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I am studying real analysis now, reading Rudin's book Real and Complex Analysis. One thing confused me is when talking about measurable functions, we assume the function to be, from an abstract space to an abstract space, but when talking about integral, we just integral functions maps into real or complex number field.

Is there any theory about doing integral of functions maps into other adequate algebraic structure, what should I do to learn it? Or any reason only real or complex functions is adequate for integral?

Added: Is there any book recommendation on integral taking value in Banach space?

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Yes, there is a well-developed theory of integrals of Banach space-valued functions; see en.wikipedia.org/wiki/Bochner_integral . –  Qiaochu Yuan May 2 '12 at 14:51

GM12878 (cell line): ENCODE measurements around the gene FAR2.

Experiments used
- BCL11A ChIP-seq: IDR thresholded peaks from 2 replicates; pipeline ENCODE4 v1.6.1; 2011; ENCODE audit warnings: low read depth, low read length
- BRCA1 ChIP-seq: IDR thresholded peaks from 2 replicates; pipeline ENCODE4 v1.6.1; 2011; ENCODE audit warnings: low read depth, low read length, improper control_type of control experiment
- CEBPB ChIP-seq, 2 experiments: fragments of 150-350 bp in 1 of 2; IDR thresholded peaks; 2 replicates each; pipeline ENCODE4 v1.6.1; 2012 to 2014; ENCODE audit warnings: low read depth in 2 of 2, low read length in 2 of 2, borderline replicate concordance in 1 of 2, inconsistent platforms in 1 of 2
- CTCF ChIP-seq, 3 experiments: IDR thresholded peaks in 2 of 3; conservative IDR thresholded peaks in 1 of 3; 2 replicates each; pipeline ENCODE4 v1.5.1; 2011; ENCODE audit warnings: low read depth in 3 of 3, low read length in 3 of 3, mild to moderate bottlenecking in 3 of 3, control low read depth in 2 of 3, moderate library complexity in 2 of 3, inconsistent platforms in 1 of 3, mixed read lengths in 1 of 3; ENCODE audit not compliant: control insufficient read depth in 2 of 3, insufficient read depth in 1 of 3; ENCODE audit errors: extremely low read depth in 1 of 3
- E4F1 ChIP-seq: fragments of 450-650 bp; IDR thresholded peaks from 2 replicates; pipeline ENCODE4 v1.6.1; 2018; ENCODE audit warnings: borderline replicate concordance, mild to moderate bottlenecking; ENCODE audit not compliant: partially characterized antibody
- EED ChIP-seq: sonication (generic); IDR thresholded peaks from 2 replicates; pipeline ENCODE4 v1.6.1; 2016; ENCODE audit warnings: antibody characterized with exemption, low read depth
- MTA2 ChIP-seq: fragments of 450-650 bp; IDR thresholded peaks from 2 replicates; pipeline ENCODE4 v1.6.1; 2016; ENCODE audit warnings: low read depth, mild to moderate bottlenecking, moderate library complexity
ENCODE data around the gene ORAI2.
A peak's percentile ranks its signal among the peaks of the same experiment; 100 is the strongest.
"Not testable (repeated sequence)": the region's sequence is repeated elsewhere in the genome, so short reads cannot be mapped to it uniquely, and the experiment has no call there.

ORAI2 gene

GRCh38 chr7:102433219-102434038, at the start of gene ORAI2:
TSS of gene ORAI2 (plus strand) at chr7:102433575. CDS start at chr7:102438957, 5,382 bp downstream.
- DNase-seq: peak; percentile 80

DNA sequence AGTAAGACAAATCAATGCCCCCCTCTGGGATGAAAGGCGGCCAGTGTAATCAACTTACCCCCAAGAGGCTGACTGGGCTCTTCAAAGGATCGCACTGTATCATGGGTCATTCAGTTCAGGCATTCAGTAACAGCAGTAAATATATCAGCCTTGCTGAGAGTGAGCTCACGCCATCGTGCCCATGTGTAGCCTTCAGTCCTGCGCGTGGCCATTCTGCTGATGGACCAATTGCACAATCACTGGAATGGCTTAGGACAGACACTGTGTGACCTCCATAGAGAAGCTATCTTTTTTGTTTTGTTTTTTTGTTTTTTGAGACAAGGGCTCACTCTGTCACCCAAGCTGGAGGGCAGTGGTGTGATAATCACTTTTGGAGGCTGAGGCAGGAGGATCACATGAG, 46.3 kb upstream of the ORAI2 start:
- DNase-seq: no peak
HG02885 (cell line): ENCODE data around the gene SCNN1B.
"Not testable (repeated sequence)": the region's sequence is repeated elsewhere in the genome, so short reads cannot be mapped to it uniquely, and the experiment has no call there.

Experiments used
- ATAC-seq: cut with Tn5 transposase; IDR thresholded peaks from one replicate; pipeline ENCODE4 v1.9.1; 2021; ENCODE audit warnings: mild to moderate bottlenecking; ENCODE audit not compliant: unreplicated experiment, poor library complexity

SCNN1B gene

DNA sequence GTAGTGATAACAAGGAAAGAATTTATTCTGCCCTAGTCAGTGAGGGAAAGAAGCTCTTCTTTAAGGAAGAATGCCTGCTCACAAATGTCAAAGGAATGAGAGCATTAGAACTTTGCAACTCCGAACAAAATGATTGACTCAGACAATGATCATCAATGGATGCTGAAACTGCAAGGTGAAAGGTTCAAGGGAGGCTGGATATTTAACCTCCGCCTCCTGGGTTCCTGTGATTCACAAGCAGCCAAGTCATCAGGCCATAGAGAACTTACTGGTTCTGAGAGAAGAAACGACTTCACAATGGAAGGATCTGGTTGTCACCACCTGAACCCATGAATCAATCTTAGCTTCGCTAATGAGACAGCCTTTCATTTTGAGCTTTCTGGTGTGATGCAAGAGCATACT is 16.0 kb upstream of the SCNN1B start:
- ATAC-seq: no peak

Rudin use measure from a $\sigma$ algebra to $\mathbb{R}$ or $\mathbb{C}$, making you having this sentiment. The notion of measure can be generalized to other spaces. –  Monoide May 2 '12 at 14:55
    
When I studied measure theory in grad school, we did it with functions taking values in any Banach space; it extends very naturally. –  Arturo Magidin May 2 '12 at 15:08

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It is easy to extend the notion of integral when either the domain or the codomain (but not necessarily both) are numeric (i.e. $\mathbb{R}$ or $\mathbb{C}$).

An integral is always a limit of sums of the form "value of the function times measure of the set". So, if either your function or your measure are scalar based, you are likely to be able to define an integral (one still needs to take limits, so there are other considerations too).

In a more general case, when both the function and the measure are allowed to be non-scalar, things get more complicated. In particular because this usually involves non-commutativity, and much less of the usual measure theory can be replicated.

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